Board profile: Ken Bock OAM
Fri, 18 December 2020
Ken Bock OAM is well known among the hallways and airwaves of 2RPH. He joined the station in November 1995, after being accepted as a news reader when the 2RPH studios were in Marrickville and Tom Crozier was the Station Manager.
His voice is familiar to listeners as an Announcer and Presenter for programs such as Parish Pump, Kaleidoscope and People in Profile.
Together with his many contributions to the broadcast, Ken’s involvement with 2RPH also extends to the station’s operations. He has been a guest speaker on behalf of 2RPH at Rotary, Probus and many other organisations. It has been his remarkable commitment and dedication to giving back to the community, both at 2RPH and in other spheres, that saw Ken awarded an OAM in January 2018.
Ken is a great asset to 2RPH and we feel lucky to have his knowledge and experience on the Board.
Why did you decide to run for election to the Board?
I served on the Board quite a few years ago at the time that Alex McNish was Chairman and Tom Crozier was Station Manager. I have re-joined principally because there were vacancies and it is important that there be as wide a spread of talents and range of experiences among the Board members as possible.
What do you hope to contribute to the 2RPH Board?
In this regard, I would hope that I will be able to contribute in two major areas. Firstly, as regards programs and content. I believe that my 25 years at the Station (thus far!) and the range of programs I have presented will equip me to contribute to considerations on our style of presentation and the “performance” standards of our presenters.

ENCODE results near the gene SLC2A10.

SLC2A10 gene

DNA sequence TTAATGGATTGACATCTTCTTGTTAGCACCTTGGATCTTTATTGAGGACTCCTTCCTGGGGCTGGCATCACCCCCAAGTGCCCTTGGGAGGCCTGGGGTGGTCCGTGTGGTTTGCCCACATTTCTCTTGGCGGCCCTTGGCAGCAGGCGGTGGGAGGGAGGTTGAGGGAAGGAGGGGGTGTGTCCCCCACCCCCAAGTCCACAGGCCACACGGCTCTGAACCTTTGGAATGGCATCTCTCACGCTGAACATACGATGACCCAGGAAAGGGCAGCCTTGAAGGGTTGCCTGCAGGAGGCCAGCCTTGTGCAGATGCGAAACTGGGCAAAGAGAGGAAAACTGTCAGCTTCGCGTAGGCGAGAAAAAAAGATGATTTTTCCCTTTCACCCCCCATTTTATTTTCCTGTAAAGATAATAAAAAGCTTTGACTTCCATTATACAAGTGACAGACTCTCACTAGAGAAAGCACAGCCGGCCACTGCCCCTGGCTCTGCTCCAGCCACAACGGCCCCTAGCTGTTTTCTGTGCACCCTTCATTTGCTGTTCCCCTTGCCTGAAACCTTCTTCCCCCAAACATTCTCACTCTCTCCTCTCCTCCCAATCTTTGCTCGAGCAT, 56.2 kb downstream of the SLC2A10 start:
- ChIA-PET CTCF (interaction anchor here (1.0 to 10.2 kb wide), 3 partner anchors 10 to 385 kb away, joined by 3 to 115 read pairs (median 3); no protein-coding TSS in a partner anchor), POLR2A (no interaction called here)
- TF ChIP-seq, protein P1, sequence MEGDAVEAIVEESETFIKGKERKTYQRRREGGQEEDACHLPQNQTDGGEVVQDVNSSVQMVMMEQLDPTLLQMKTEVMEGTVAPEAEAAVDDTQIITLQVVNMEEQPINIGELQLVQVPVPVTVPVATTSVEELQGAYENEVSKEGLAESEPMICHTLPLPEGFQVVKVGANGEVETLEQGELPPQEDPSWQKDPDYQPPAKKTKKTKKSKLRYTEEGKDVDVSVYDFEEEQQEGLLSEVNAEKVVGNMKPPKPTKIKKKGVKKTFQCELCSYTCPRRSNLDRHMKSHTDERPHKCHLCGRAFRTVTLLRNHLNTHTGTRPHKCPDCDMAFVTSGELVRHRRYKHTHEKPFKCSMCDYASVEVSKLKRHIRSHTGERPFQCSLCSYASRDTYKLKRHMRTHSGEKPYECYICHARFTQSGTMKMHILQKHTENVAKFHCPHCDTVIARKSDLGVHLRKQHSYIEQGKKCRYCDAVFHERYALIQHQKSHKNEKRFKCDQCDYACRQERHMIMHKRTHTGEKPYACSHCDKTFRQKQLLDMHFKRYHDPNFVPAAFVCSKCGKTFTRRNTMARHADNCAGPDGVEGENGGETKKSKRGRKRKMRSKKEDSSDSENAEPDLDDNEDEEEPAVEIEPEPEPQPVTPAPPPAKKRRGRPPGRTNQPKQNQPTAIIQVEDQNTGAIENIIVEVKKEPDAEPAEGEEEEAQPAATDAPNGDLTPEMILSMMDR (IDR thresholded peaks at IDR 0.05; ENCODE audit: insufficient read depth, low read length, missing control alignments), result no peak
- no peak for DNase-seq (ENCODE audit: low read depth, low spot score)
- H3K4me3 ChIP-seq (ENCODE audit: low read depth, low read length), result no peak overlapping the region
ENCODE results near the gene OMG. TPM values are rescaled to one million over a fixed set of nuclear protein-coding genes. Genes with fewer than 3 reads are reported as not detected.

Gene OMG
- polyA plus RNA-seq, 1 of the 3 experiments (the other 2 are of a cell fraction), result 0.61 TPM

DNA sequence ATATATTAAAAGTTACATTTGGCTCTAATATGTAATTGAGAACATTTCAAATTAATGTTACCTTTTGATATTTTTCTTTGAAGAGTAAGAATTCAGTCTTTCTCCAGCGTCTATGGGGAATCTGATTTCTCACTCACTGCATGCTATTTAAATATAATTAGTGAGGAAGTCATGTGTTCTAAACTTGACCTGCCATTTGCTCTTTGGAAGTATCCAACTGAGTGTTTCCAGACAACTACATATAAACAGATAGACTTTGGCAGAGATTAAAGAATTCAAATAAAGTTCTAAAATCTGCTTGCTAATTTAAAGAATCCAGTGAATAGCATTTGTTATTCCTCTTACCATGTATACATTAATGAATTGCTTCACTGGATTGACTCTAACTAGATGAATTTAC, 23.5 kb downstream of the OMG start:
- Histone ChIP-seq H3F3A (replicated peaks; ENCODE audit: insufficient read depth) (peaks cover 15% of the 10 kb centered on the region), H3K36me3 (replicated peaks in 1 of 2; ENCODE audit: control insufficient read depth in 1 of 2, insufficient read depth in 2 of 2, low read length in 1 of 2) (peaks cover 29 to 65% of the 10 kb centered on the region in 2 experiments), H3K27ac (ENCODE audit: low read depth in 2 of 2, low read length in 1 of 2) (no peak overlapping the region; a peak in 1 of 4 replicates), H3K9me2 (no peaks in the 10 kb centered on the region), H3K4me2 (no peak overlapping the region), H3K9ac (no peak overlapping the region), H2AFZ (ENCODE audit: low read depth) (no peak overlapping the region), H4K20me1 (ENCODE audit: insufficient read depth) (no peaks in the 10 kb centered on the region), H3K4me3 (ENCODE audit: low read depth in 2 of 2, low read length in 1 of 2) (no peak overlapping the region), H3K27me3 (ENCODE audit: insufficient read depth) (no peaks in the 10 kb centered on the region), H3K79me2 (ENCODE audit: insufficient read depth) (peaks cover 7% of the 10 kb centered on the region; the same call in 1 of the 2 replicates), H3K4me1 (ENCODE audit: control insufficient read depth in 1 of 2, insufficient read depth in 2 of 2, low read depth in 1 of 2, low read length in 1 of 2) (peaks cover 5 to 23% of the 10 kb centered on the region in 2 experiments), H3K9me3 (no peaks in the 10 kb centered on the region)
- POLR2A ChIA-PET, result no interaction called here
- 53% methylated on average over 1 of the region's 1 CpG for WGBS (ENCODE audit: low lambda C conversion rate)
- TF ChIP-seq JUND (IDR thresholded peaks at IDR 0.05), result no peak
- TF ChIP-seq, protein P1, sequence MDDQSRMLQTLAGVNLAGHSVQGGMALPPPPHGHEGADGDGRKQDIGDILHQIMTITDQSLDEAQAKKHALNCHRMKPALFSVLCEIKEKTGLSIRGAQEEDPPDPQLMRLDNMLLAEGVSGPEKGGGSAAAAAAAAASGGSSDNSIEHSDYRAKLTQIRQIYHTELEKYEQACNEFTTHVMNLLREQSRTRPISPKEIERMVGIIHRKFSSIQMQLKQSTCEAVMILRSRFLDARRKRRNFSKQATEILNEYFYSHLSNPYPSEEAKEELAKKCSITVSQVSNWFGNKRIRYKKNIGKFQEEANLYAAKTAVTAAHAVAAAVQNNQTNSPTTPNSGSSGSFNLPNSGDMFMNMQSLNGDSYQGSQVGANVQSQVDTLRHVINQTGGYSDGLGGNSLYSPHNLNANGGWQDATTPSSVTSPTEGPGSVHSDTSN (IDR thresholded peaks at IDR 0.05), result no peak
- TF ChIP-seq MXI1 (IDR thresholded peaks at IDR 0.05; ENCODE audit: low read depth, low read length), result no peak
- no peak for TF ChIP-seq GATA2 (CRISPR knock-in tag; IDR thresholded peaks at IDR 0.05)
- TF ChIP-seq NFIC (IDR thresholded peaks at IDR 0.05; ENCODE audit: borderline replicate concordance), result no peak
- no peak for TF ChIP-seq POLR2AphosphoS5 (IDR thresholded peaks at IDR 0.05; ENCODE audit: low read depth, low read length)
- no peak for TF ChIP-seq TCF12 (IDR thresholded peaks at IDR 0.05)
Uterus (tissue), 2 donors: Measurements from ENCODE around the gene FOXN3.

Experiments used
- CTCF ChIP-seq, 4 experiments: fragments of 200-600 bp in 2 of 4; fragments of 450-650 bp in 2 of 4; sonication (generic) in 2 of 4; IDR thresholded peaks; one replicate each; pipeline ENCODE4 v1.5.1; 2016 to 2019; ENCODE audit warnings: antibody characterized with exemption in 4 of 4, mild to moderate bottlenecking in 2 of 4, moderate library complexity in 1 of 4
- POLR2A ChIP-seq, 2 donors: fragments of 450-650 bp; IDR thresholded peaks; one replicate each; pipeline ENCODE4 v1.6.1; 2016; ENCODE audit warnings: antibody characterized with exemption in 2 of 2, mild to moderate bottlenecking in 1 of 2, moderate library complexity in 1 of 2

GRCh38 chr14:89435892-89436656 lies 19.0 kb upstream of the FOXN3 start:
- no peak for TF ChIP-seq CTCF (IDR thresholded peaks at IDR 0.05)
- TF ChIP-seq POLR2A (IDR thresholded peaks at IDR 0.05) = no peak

Secondly, I expect that my business experience, principally in finance, will contribute to the financial and accounting deliberations at Board meetings. I have already served for the past few years on the Finance and Risk Assessment sub-committee.
What do you see as opportunities for the future of the station?
I believe that the Station has a definite future but we will need to be very flexible and adaptable as technology continues to improve. In the broadest terms, the print-disabilities component of Australia’s population is of the order of 20 per cent, so we have virtually an unlimited “market” for our services. Therefore, to the extent that people with a print disability do not have access to the printed word, in whatever form it may take in future years, we have much to offer. The added “bonus” of course is the body of listeners who can access the printed word and enjoy listening for the information we broadcast.